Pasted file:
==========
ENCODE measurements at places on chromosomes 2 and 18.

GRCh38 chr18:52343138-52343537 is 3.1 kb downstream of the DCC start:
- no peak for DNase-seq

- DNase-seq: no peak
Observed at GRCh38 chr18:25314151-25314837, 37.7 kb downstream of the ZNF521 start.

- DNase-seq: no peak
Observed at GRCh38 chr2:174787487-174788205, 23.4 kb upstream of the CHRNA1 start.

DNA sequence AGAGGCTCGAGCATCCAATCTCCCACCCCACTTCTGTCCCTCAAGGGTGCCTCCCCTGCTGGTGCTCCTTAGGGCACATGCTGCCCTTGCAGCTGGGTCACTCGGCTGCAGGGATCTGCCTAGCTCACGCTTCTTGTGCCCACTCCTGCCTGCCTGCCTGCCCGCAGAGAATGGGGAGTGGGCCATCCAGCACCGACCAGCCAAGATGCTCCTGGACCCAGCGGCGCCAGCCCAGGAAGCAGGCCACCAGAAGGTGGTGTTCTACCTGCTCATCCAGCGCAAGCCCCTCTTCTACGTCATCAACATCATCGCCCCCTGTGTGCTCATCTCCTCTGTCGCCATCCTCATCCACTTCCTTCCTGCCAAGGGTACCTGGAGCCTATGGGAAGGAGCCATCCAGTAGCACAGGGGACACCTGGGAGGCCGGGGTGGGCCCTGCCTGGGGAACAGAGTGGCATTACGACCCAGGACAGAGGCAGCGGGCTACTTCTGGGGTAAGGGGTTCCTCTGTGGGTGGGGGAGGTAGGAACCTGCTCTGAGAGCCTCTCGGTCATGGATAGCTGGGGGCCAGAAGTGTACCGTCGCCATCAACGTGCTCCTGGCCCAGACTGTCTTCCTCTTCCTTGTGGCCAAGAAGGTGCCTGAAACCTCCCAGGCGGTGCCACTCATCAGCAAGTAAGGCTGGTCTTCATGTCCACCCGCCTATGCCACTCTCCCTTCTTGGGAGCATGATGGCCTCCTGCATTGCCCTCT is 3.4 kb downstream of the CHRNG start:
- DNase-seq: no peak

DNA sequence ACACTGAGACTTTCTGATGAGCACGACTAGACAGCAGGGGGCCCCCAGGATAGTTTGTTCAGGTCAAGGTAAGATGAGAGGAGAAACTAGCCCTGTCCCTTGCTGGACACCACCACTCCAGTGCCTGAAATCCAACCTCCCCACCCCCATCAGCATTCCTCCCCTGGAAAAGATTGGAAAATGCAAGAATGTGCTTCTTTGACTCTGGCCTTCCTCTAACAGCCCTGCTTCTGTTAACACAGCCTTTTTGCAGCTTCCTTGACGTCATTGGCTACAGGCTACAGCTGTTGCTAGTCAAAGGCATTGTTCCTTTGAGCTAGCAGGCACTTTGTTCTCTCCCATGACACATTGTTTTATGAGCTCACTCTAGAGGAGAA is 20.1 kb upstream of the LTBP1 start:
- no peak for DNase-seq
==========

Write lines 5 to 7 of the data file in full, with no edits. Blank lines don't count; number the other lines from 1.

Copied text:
Observed at GRCh38 chr18:25314151-25314837, 37.7 kb downstream of the ZNF521 start.

- DNase-seq: no peak
Observed at GRCh38 chr2:174787487-174788205, 23.4 kb upstream of the CHRNA1 start.